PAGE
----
Since a lot of folks are moving to SSDs, just thought I'd mention that Paragon has a really sweet migration tool. It's not free (currently costs $19.95 for a single license) but it can conveniently move data from a HDD to a smaller SSD. That alone could make the price very appealing.

Disclaimer: I'm not affiliated with Paragon in any way and I offer this for informational purposes only.

Steve Gledhill (PC Resolver)
October 22, 2012 1:13 AM

I did this a few weeks ago and I love it. I recommend installing Windows from scratch on the new SSD and leave all your data on the old disk.
Office applications open instantly, I can restart Windows in just over a minute and even browsing the Internet is quicker.
Be careful with utilities that defrag and otherwise 'optimize' hard disks - if you use them on your SSD you can reduce the life of them and they aren't needed.

October 23, 2012 10:56 AM

Agree with Steve Gledhill about installing from scratch. I wouldn't recommend restoring a disk-image because the underlying technologies of hard disk (electromechanical, spinning disks with moving read-write heads) and SSD (integrated circuits like RAM) are different.

Another thing to note is that there are differing opinions about the longevity (persistance) of data on SSDs, which is apparently undesirable for critical data. So, you could have the SSD for OS, swap space and application software while retaining the hard disk for data. This should give you substantial performance improvement.

Dan Lauber
October 23, 2012 1:57 PM

Good advice Leo. I've performed this switch for about a dozen computers and have not had to reinstall Windows 7 on any of them. Also, if your current C drive is larger than the SSD, you can use Paragon Backup & Recovery 2011 (Advanced) Free which has "Restore with Shrink" to restore a backup image into a smaller disk, taking into account only the amount of actual data of the image.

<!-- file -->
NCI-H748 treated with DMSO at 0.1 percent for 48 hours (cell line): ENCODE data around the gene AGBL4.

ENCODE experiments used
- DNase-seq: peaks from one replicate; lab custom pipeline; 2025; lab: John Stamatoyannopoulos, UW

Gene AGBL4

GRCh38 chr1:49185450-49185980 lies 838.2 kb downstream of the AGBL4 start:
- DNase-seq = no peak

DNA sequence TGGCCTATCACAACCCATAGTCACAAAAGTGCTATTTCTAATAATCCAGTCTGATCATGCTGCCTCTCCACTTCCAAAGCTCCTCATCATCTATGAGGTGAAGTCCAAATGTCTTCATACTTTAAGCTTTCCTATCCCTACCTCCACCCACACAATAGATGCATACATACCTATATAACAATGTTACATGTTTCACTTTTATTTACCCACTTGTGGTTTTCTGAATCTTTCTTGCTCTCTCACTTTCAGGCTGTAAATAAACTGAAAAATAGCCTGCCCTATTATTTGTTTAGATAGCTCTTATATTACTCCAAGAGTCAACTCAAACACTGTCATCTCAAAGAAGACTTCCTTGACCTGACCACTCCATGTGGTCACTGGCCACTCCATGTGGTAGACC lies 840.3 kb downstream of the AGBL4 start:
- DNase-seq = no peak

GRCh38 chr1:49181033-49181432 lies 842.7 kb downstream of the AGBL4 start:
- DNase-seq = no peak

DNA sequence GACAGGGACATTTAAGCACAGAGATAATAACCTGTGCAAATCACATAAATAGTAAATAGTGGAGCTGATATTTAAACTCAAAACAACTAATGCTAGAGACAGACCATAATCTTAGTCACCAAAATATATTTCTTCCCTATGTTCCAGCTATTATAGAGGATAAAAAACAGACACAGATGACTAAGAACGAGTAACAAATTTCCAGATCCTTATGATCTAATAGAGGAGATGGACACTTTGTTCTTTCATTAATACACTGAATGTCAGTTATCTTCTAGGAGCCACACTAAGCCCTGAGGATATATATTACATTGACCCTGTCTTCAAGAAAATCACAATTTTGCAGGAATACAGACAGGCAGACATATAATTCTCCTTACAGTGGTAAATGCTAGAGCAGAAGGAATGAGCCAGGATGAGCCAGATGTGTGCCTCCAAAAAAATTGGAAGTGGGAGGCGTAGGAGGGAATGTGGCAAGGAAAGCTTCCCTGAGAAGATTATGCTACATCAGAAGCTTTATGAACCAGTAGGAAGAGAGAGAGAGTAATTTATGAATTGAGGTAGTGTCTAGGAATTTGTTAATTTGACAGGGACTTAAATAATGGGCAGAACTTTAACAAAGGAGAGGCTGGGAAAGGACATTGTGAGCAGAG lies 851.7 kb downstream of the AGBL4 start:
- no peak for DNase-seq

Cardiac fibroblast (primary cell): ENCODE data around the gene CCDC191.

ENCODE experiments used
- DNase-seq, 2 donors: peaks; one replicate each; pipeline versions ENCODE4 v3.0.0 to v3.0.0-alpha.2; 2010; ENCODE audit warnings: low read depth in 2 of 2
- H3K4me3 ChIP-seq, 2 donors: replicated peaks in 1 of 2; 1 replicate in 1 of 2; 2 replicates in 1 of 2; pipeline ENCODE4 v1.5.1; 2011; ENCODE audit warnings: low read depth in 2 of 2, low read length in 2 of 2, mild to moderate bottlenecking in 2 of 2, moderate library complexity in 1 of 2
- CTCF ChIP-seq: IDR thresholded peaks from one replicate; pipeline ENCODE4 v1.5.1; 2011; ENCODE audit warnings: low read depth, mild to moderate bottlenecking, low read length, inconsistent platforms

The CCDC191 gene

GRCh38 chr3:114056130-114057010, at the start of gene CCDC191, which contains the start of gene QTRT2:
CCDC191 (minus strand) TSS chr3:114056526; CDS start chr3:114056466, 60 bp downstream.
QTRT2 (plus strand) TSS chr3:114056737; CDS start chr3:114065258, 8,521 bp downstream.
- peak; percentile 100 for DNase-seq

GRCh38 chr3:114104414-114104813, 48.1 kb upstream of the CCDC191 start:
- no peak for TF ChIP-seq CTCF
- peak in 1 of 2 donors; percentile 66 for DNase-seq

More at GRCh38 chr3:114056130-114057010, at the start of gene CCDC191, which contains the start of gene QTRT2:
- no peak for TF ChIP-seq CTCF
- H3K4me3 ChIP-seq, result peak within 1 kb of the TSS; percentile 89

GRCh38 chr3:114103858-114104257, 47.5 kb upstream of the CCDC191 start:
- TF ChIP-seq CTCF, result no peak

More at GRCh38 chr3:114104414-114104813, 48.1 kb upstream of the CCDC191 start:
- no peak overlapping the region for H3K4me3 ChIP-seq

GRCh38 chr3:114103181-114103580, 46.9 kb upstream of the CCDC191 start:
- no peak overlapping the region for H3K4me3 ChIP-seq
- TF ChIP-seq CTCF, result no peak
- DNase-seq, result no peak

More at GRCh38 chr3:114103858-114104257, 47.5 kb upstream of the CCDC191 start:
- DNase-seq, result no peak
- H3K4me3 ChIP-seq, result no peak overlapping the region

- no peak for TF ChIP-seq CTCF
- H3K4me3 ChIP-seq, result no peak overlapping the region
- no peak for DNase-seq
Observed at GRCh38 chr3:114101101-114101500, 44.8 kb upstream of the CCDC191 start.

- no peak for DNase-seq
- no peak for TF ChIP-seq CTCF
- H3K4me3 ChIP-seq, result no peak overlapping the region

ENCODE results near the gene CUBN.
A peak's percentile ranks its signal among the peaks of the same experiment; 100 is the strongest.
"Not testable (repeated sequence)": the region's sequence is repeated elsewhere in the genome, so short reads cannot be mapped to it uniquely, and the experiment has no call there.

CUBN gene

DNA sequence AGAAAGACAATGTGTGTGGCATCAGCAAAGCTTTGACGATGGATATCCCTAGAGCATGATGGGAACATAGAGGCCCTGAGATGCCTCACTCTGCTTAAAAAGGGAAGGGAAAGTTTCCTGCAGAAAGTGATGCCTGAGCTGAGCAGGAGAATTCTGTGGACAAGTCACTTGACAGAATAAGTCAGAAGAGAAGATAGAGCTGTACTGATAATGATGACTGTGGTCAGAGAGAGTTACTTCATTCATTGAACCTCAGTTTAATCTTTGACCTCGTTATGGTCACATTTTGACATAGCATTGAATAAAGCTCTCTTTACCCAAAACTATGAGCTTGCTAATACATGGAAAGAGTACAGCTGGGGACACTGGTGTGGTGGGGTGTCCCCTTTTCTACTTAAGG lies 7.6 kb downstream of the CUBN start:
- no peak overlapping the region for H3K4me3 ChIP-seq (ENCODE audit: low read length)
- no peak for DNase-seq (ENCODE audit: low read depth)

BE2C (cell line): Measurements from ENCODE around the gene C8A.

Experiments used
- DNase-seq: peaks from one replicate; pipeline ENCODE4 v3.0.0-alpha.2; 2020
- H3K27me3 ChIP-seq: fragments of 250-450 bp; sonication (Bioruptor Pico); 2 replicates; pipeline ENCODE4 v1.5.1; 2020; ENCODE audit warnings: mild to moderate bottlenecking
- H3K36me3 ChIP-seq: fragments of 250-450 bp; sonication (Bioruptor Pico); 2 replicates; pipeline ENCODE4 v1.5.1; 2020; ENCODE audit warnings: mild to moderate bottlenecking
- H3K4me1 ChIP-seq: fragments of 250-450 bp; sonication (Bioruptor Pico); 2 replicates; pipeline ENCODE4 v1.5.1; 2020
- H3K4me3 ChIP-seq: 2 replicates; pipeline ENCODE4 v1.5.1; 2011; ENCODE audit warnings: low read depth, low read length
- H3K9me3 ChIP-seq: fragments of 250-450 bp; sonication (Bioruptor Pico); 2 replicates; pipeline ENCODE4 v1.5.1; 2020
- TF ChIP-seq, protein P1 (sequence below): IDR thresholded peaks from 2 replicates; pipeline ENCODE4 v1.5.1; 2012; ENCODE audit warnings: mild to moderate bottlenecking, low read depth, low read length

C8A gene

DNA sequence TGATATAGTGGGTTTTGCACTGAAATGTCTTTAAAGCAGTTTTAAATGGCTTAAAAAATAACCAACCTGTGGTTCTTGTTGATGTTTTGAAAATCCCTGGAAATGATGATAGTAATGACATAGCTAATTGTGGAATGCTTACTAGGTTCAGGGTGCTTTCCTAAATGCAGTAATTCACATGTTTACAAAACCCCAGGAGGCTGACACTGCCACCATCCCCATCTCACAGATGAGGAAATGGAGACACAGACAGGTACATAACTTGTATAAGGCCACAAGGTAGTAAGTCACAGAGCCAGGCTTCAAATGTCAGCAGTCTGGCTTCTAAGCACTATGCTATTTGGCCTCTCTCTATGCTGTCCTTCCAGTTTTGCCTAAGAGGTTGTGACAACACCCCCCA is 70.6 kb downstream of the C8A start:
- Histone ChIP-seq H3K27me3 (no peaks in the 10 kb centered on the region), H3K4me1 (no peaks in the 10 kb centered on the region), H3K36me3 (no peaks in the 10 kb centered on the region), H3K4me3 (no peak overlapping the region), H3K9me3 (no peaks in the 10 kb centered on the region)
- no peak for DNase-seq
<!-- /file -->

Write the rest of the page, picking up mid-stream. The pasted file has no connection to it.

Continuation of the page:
A few additional suggestions:
Be sure to save the image of your C drive on your D drive. You will need to restore the image to the SSD -- and before you can do that you must format the new SSD. Once you've restored the image to the SSD, remove your old C drive. BEFORE doing any of this, you may need to deactivate some applications like Adobe Acrobat (not the reader, but the full program) on your old C drive (before imaging) and then reactivate it when your new SSD C drive is running. Once the new SSD is operational, you may also have to reactivate Windows and Microsoft Office programs and other programs that require activation.

October 24, 2012 7:59 AM

I seems to remember reading somewhere that a SSD will not transfer any faster than a HDD from an external enclosure (or external dock p;resumably) unless both the enclosue and pc have USB 3.0 sockets. Is that correct I wonder?

You'd have to compare all the transfer rates involved, and I don't know them specifically off the top of my head, but I would definitely assume that a USB 2.0 interface transfer rate would be the limiting factor for an external SSD/flash memory drive.

October 24, 2012 8:04 AM

Sorry, I didn't mean to be "anonymous" ! - I seem to remember reading somewhere that a SSD will not transfer any faster than a HDD from an external enclosure (or external dock presumably) unless both the enclosue and pc have USB 3.0 sockets. Is that correct I wonder?

Frank K.
October 24, 2012 8:23 PM

I installed a Samsung 830 128 gig. SSD and did a new install of Win7 Pro, as Steve noted. I am using the SSD for sys and virtual memory since I have 8 gig RAM. My data is on a 1TB WD HDD and my backup is on a 2TB. Overall the system flies right along and I want to build another box just to do it'll love it!